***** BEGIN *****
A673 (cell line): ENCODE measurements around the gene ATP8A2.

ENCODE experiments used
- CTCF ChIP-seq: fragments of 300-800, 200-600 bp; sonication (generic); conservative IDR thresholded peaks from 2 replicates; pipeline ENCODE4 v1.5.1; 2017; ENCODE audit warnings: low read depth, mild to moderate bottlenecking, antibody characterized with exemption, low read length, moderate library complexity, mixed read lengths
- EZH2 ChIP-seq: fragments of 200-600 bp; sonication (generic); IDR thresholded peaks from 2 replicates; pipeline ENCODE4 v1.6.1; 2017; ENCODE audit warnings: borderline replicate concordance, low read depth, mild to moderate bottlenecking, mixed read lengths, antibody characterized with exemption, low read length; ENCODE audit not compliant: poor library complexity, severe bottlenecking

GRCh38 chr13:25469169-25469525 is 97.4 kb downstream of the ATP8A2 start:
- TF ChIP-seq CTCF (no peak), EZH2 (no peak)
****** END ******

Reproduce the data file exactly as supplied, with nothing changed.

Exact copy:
A673 (cell line): ENCODE measurements around the gene ATP8A2.

ENCODE experiments used
- CTCF ChIP-seq: fragments of 300-800, 200-600 bp; sonication (generic); conservative IDR thresholded peaks from 2 replicates; pipeline ENCODE4 v1.5.1; 2017; ENCODE audit warnings: low read depth, mild to moderate bottlenecking, antibody characterized with exemption, low read length, moderate library complexity, mixed read lengths
- EZH2 ChIP-seq: fragments of 200-600 bp; sonication (generic); IDR thresholded peaks from 2 replicates; pipeline ENCODE4 v1.6.1; 2017; ENCODE audit warnings: borderline replicate concordance, low read depth, mild to moderate bottlenecking, mixed read lengths, antibody characterized with exemption, low read length; ENCODE audit not compliant: poor library complexity, severe bottlenecking

GRCh38 chr13:25469169-25469525 is 97.4 kb downstream of the ATP8A2 start:
- TF ChIP-seq CTCF (no peak), EZH2 (no peak)